By George Gamow
Not to condone procrastination, but I happened on George Gamow's marvelous Mr. Tompkins books in the Columbia University physics library while I was industriously not studying for a physics exam, and they changed my life. After reading the two slim volumes in a single sitting, I knew that I wanted to be a science writer. Gamow was a giant of 20th-century physics who thought that the revolutionary discoveries in his field were too astonishing for physicists to keep to themselves. How to convey Einstein's theory of relativity or, gulp, quantum mechanics to the general public? Gamow used Lewis Carroll's trusty trope, the picaresque dream. Mr. Tompkins is an earnest bank clerk determined to improve himself by attending physics lectures at a local university. Luckily for the reader, he can't help but fall asleep, and in his dreams abstrusities are dramatized by being rescaled to human size. We see how relativity works, for example, by visiting a town where the speed of light seems to be only 25 miles per hour, and we glimpse the bizarre realms of the atom in a land where billiard balls, kittens, and elephants all behave like subatomic particles. Dream on, Mr. Tompkins.
By Sarah Blaffer Hrdy
Nowadays Charles Darwin is a kind of pop icon right up there with Albert Einstein, and people casually cite "evolution" and "DNA" to explain why we shop too much, cheat on our mates, and have trouble losing weight. Yet when Hrdy wrote this breakthrough book in 1981, biologically flavored explanations for human behavior were decidedly unpopular. A primatologist by training and feminist by predilection, Hrdy asked the basic and in my mind perfectly sensible question: How do women compare to other female primates? What can we understand about our urges, desires, and fears, our sexuality, our relationships with men and with other women, and the near universality of women's second-class status, by examining the lives and loves of our closest nonhuman kin? Among Hrdy's many bracing conclusions: Far from being coy and sexually tepid, as the stereotype has it, women may well have evolved for a restless sort of promiscuity, the better to confuse issues of paternity and thus heighten their children's chances of survival in the hazardous, half-cocked company of men.
By Richard Dawkins
Every single science writer in the world not named Richard Dawkins is or should be jealous of this book. It is beyond brilliant; it is a continent unto itself, the kingdom Dawkinsalia. In prose at once precise, buoyant, generous, and scalding, Dawkins argues that we are not what we think we are—big-brained, upstanding, autonomously acting individuals here for the greater glory of ourselves and the human race. No, we are here at the behest of what he calls our replicators, our genes. "We are," he writes, "their survival machines." You can think of those genes mechanistically, as the molecular necklaces of carbon, oxygen, and other elements that are stuffed into every cell of the body; or you can think of them metaphorically, as recipes or blueprints or instruction manuals for how to build and maintain a human being. No matter how you frame or fancy them, your genes care only for their own perpetuity. They were there before you. They will do their damnedest to be there after you. You are a momentary fling, a vessel to be used and then tossed. Depressing? Maybe. But Dawkins also reminds us that a big brain and the body below it sure make for a mighty fine ride.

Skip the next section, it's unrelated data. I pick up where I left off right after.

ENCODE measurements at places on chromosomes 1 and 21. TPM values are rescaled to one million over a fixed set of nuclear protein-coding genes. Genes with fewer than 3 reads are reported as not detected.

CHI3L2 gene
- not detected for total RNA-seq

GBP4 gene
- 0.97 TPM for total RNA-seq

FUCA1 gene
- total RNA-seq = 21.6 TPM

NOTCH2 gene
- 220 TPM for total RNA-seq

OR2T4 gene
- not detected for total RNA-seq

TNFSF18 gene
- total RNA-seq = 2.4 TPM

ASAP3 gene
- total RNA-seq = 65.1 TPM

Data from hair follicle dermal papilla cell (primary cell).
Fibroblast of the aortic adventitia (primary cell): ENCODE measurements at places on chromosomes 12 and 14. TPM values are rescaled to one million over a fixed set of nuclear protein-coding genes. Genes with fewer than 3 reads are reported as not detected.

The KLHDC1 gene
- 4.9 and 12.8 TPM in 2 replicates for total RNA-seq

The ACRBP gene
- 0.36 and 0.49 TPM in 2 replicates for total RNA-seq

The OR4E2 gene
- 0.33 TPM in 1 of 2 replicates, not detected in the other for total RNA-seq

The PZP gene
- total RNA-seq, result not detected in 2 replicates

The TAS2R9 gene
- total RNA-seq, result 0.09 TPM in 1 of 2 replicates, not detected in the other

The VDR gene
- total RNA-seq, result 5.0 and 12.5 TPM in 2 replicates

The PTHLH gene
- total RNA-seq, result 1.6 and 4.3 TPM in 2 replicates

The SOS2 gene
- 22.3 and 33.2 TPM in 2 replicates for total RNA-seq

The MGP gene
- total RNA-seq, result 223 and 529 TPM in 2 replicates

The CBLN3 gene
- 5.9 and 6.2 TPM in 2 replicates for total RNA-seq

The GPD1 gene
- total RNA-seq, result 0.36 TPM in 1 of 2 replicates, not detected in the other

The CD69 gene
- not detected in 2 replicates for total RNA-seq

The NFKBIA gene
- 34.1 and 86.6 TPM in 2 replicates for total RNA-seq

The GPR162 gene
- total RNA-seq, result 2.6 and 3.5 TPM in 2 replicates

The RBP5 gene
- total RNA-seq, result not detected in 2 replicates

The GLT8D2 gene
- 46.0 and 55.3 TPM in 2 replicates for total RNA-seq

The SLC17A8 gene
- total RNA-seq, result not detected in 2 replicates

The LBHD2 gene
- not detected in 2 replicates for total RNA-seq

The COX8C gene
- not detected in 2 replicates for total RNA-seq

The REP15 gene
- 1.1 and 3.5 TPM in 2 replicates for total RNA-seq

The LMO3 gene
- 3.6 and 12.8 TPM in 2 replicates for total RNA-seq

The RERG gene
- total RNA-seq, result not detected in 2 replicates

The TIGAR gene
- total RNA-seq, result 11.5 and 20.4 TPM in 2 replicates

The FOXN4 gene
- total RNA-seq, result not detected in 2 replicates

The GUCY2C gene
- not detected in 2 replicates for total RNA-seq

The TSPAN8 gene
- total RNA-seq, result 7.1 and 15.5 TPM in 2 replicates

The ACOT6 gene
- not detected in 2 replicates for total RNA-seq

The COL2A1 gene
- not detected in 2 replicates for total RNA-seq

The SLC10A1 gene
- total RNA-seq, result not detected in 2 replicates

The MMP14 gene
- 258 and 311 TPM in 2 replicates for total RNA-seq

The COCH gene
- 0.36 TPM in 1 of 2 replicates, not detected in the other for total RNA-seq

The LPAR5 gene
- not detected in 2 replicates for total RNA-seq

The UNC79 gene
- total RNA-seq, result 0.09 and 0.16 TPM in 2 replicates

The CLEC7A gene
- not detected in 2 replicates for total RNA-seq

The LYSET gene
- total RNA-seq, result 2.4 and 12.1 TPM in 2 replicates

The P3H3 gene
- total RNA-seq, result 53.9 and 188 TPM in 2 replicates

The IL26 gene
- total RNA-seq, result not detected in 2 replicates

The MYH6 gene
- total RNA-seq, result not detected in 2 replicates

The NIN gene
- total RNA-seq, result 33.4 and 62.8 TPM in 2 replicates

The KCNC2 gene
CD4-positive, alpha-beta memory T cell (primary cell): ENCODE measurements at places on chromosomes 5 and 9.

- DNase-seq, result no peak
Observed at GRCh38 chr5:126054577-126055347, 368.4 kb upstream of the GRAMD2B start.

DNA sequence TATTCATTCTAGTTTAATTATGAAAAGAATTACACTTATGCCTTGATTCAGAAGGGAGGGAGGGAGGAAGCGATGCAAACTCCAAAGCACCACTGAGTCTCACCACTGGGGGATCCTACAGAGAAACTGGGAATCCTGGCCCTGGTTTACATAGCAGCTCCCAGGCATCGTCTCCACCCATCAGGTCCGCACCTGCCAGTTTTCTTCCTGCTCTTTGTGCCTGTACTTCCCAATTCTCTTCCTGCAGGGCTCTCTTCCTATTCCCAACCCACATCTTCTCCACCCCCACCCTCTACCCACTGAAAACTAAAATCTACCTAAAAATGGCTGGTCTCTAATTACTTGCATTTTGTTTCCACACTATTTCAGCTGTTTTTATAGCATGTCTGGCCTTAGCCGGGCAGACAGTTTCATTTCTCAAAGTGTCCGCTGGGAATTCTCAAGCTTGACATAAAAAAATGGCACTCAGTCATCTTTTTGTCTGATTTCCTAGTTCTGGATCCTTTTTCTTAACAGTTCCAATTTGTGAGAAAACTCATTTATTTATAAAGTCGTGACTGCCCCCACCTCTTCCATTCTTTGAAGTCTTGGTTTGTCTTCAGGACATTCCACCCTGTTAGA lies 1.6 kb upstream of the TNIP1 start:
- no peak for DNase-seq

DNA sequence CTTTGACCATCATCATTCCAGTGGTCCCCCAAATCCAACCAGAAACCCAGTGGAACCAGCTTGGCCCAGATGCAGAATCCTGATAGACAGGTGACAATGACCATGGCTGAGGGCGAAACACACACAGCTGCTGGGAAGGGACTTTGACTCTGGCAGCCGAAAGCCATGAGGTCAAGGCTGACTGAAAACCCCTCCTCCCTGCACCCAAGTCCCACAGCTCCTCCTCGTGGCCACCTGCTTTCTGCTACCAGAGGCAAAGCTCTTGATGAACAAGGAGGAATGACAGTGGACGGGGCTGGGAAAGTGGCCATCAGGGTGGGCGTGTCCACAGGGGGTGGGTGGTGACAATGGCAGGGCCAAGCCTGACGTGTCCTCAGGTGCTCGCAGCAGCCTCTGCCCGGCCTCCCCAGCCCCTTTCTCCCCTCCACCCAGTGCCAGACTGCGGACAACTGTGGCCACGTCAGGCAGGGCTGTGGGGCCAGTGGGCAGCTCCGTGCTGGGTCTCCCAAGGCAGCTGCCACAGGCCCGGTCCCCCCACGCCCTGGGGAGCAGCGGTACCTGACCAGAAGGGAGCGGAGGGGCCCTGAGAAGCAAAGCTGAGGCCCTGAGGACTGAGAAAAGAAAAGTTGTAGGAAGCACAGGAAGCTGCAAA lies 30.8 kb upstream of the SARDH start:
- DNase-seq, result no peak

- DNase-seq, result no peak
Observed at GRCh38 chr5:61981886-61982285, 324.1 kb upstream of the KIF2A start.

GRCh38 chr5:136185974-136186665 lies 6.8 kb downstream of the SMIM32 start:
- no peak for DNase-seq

By Frederic Prokosch
This is one of the greatest novels that nobody has ever heard of. Certainly, I had never heard of it when I idly picked it up at a bookstore and saw the lineup of cover squibs so swooning in tone and exalted in provenance I almost thought the whole thing was a joke. Thomas Mann said it was so "astonishing" that he "was unable to tear [himself] away," Albert Camus called Prokosch a "virtuoso," and André Gide declared it an "authentic masterpiece."
Well, the immortal blurbers weren't kidding. I couldn't put the book down. It is an astonishing masterpiece that I have since pressed on many a good friend and bare acquaintance alike, all of them previously benighted, all of them quick converts to the author's exuberant gloom. Published in 1935, the novel follows a young American hitchhiker as he travels with fierce aimlessness through Asia. He meets princes, thieves, priests, and eunuchs, young boy prostitutes and aging, self-dramatizing madames, and they ask him, What do you think of life? Tell me of your life. Are you happy? At times he tries to answer, at others he rebuffs their prying, at still others, sudden violence intervenes. It is a misanthropic, gorgeous odyssey through a part of the world that, astonishingly, Prokosch never visited, but evoked so persuasively that my husband, an old Asia wayfarer, felt he was back on the road.
By Mario Vargas Llosae
This book was published in America two years before we invaded Iraq, but Vargas Llosa's gothically clinical vivisection of a dictatorship and the completeness with which it defiles everything around it evokes the grisly saga of Saddam Hussein's reign and its blood-riven aftermath. The primary protagonist among some half-dozen deftly interlocking characters is Urania Cabral, a 49-year-old World Bank official who returns to the Dominican Republic for the first time since she fled her natal island and its then ruling monster, Rafael Trujillo, at the age of 14. Urania's odd name irritates, haunts, and ultimately suits her. Like the planet, she is dark, distant, and formidably obscure. Like the radioactive element, she is not to be toyed with or touched. And like the first god of the Grecian heavens, she is a kind of castrato, the victim of a terrible betrayal at the hands of those she loved. This novel is brutal through its midsection, and its graphic scenes of torture are almost unreadable, yet by the end we, like Urania, can sense the first tremblings of hope.